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Natalie Merchant: “Jealousy”

Jamestown, NY, native Natalie Merchant was a member of 10,000 Maniacs from 1981 to 1993. The singer, songwriter and instrumentalist has been a solo artist since then.

Salon posted an interview of Merchant by Stephen Duesner in May 2014. It provides insight into her art – which in part stems from a deep knowledge and love of movies:

Merchant’s love of cinema has informed the music she has made first as the frontwoman for the collegiate pop group 10,000 Maniacs in the 1980s and later as a solo artist in the 1990s. Her songs are often driven by character and story, with vivid, often historical settings and an emphasis on visual imagery. Often described as literary, her songs are actually cinematic, ranging from the kitchen-sink drama of “Like the Weather” (off 1987’s “In My Tribe”) to the widescreen apocalypse of “It’s A-Coming” (off her new album, simply titled “Natalie Merchant”).

Wikipedia does its usual comprehensive job of filling out the bio.

Above is “Jealousy” as performed on The David Letterman show in 1996. The immediacy of the performance — as opposed to carefully produced videos — overcomes substandard audio quality.

(Homepage photo: Gus Krol)

Here’s What’s Here

The Daily Music Break explores every genre of music, from hip hop to opera. It's simple: Boundaries are dumb. It's all good. Here is more about the site and here is our index:

--A Tribe Called Quest to The Dick Hyman Trio (In other words, A to H)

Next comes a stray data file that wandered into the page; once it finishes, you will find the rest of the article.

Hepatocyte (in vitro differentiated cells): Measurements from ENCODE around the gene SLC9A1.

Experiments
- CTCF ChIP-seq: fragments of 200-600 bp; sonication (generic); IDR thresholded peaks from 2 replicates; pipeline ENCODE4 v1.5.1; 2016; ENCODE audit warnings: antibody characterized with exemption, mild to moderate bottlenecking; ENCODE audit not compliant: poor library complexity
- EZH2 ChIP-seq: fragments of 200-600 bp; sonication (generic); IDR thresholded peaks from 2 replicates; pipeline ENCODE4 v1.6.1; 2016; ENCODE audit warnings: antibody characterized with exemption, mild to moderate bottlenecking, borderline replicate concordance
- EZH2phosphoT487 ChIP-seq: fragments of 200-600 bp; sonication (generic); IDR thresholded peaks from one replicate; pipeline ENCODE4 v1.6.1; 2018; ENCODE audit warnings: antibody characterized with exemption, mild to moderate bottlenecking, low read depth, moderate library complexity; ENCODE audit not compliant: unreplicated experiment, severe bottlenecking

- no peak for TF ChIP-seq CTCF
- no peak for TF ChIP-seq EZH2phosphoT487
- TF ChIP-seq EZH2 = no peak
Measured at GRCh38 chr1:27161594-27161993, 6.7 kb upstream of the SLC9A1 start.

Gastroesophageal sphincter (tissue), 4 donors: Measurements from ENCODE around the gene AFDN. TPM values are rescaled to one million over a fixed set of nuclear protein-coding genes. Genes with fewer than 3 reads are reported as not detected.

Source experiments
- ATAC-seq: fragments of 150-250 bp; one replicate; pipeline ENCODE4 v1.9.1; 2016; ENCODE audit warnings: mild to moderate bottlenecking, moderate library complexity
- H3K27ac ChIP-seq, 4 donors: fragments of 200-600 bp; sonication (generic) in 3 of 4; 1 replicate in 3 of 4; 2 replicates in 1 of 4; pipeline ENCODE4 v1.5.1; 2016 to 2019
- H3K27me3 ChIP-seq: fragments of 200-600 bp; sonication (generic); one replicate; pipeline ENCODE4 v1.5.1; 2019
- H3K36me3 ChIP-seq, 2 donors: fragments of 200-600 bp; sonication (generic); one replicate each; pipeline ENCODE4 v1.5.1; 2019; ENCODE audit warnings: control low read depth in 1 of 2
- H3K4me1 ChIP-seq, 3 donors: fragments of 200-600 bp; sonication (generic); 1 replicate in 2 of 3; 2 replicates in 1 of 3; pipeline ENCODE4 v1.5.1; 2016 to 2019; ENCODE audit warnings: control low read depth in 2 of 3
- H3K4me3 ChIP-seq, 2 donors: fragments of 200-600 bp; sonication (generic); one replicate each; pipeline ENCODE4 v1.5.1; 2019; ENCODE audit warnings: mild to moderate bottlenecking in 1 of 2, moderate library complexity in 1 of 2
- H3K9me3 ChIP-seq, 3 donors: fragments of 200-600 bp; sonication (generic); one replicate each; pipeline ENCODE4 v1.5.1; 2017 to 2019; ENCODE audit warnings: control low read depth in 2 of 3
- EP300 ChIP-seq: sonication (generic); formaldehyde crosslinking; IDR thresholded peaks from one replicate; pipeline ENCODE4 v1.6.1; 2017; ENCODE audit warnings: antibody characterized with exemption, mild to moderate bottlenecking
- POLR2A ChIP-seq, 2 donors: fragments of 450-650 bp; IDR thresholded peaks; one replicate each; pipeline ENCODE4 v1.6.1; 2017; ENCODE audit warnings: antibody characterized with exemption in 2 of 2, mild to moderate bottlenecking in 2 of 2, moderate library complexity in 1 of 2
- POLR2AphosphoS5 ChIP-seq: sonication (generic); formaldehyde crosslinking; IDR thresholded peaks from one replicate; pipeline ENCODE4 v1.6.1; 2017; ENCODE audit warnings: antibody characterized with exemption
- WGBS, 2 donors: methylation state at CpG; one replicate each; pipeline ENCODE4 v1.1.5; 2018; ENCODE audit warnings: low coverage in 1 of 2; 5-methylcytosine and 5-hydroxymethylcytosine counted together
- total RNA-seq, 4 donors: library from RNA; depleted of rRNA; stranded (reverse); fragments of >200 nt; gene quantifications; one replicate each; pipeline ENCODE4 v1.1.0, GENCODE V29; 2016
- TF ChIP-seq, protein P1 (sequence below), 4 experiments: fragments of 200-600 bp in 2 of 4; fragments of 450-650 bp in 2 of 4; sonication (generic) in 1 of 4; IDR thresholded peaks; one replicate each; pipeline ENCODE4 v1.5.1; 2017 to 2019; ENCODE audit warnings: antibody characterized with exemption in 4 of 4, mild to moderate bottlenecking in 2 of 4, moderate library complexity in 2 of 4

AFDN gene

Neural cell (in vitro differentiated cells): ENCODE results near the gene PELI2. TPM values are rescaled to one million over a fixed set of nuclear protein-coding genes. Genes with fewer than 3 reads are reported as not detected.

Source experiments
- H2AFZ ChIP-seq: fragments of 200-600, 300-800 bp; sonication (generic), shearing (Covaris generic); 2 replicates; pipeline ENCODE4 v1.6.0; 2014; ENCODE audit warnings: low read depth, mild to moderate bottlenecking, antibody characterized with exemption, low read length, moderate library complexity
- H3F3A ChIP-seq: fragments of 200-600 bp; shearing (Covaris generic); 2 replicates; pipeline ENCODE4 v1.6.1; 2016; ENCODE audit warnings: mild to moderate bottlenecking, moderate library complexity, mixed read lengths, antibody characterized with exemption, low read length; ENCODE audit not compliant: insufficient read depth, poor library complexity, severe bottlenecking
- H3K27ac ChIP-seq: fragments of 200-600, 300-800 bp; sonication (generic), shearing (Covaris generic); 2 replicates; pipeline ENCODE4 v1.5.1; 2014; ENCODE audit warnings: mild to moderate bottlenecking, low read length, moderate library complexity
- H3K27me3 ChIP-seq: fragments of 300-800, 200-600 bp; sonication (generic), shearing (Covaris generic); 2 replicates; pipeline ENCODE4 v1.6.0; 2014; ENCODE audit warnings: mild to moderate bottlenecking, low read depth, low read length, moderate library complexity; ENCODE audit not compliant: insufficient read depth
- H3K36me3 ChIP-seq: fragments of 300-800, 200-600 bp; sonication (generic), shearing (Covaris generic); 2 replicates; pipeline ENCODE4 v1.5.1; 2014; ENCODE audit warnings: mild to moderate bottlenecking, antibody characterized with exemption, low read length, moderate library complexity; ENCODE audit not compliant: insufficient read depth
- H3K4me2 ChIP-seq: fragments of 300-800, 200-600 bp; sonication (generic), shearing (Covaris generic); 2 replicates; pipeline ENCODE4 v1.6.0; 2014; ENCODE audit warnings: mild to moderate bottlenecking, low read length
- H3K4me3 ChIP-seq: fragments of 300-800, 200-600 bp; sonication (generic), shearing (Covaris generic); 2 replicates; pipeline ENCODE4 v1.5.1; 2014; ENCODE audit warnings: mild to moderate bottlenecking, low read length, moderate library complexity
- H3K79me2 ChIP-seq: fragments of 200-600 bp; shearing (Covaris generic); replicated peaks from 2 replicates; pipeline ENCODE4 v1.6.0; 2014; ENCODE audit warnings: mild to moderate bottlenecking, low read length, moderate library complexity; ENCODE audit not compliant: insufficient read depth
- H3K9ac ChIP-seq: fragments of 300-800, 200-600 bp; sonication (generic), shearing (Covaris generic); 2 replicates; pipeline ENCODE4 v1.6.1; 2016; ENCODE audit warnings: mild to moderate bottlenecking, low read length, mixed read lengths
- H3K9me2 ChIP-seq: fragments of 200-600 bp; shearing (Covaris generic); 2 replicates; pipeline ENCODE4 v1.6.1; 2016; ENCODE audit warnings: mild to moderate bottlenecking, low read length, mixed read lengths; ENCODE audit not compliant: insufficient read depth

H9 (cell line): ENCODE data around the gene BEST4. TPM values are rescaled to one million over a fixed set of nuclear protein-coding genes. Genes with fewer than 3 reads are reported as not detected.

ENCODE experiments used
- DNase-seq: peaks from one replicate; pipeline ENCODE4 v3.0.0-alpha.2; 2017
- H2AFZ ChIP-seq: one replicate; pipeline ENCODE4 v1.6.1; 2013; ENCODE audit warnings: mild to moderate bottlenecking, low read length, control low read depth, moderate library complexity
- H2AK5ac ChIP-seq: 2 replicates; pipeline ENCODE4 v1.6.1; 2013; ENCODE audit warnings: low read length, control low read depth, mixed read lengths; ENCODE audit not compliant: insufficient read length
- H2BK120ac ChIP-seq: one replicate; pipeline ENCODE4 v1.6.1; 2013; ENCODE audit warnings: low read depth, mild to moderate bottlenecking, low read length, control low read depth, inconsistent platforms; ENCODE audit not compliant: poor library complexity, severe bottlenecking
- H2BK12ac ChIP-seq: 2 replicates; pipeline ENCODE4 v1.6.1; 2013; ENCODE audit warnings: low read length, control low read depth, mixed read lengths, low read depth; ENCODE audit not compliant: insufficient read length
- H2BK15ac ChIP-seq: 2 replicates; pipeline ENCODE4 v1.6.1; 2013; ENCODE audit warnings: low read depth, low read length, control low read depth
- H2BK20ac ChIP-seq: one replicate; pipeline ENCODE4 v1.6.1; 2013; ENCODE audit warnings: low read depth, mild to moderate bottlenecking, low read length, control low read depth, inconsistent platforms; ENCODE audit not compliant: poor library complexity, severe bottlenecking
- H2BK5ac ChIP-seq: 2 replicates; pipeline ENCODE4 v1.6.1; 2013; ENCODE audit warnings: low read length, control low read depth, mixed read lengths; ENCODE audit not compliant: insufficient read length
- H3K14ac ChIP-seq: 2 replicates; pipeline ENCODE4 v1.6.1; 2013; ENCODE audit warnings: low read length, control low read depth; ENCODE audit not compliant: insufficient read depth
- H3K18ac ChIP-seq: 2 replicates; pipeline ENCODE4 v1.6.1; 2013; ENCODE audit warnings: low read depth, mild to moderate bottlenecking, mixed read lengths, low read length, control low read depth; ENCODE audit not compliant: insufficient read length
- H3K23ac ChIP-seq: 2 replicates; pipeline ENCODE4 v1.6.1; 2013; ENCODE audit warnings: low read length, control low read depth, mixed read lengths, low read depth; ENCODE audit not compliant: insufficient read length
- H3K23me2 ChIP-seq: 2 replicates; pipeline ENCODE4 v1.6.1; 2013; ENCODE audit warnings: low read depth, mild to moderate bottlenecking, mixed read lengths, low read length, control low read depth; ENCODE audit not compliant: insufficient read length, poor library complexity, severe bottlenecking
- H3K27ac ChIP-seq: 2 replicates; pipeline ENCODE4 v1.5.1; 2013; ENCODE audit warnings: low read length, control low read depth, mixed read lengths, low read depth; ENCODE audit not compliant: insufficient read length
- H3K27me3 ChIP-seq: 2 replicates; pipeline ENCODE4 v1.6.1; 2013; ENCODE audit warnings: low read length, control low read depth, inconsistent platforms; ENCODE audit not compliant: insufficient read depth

--Indigo Girls to Queen Ida (I to Q)

--Radiohead to ZZ Top (R to Z)

Reading Music

The stories of the great bands and musicians are fascinating. Musicians as a group are brilliant, but often troubled. The combination of creativity and drama makes for great reading.

Here are some books to check out.

Duke Ellington brought class, sophistication and style to jazz which, until that point, was proudly unpolished and raucous. His story is profound. The author, Terry Teachout, also wrote "Pops," the acclaimed bio of Louis Armstrong. Click here or on the image.

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What else is there to say? Here is the story behind every song written by The Beatles. Click here or on the image.

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The Grateful Dead don't get enough credit for the profound nature of its lyrics. Many of the band's songs are driven by a deep and literate Americana ("I'm Uncle Sam/That's who I am/Been hidin' out/In a rock and roll band" and "Majordomo Billy Bojangles/Sit down and have a drink with me/What's this about Alabama/Keeps comin' back to me?").

David Dodd's exhaustive study tells the story, song by song. Click here or on the image.

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